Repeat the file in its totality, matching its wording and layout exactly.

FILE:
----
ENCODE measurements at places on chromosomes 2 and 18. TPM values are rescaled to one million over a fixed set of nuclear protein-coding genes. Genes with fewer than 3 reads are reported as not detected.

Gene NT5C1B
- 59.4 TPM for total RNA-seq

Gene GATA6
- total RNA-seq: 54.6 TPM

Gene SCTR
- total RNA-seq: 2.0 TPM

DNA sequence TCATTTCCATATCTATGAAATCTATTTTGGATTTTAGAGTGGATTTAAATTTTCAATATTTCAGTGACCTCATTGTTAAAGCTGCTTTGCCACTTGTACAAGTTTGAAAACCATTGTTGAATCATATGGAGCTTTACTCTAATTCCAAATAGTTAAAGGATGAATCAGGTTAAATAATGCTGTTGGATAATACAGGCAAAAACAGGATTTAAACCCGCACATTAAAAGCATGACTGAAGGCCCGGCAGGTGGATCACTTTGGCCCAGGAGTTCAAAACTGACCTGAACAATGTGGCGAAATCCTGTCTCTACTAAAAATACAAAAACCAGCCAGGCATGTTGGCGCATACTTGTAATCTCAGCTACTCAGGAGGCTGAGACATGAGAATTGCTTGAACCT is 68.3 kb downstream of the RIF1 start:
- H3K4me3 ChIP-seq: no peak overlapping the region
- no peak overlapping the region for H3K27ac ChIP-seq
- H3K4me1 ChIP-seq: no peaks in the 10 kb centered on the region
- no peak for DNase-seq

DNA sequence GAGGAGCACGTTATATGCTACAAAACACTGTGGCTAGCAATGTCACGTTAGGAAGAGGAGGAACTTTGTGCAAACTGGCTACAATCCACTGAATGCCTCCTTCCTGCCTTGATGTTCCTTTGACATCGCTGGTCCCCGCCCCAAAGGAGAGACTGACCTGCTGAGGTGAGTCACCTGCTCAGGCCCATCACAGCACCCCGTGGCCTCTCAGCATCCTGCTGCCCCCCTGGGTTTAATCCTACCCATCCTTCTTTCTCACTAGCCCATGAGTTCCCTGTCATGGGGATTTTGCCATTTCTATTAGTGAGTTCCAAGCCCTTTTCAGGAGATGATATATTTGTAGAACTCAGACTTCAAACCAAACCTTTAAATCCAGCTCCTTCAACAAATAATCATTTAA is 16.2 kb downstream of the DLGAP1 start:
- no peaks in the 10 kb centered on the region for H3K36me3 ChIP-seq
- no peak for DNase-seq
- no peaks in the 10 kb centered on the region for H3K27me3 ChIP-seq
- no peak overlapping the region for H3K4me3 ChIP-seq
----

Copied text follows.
ENCODE measurements at places on chromosomes 2 and 18. TPM values are rescaled to one million over a fixed set of nuclear protein-coding genes. Genes with fewer than 3 reads are reported as not detected.

Gene NT5C1B
- 59.4 TPM for total RNA-seq

Gene GATA6
- total RNA-seq: 54.6 TPM

Gene SCTR
- total RNA-seq: 2.0 TPM

DNA sequence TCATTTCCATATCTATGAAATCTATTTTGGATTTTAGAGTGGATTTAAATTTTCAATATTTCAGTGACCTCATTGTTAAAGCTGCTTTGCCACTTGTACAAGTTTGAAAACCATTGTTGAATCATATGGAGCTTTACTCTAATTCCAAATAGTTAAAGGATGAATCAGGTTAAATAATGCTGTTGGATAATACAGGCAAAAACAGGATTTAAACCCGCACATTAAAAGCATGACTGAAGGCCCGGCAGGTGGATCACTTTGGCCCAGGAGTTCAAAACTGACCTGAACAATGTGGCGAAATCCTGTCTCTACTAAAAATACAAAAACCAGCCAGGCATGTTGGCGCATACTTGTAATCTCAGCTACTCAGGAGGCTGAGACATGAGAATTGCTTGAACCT is 68.3 kb downstream of the RIF1 start:
- H3K4me3 ChIP-seq: no peak overlapping the region
- no peak overlapping the region for H3K27ac ChIP-seq
- H3K4me1 ChIP-seq: no peaks in the 10 kb centered on the region
- no peak for DNase-seq

DNA sequence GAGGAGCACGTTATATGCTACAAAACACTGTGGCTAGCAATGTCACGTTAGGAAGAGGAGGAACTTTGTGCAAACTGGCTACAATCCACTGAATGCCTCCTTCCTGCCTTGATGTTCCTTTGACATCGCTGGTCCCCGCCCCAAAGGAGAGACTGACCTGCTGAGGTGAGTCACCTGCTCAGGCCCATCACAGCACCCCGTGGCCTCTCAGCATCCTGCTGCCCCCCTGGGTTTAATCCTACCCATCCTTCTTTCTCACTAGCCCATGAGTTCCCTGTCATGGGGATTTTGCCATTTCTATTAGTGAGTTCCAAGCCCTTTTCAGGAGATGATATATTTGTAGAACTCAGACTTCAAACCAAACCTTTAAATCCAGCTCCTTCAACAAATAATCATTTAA is 16.2 kb downstream of the DLGAP1 start:
- no peaks in the 10 kb centered on the region for H3K36me3 ChIP-seq
- no peak for DNase-seq
- no peaks in the 10 kb centered on the region for H3K27me3 ChIP-seq
- no peak overlapping the region for H3K4me3 ChIP-seq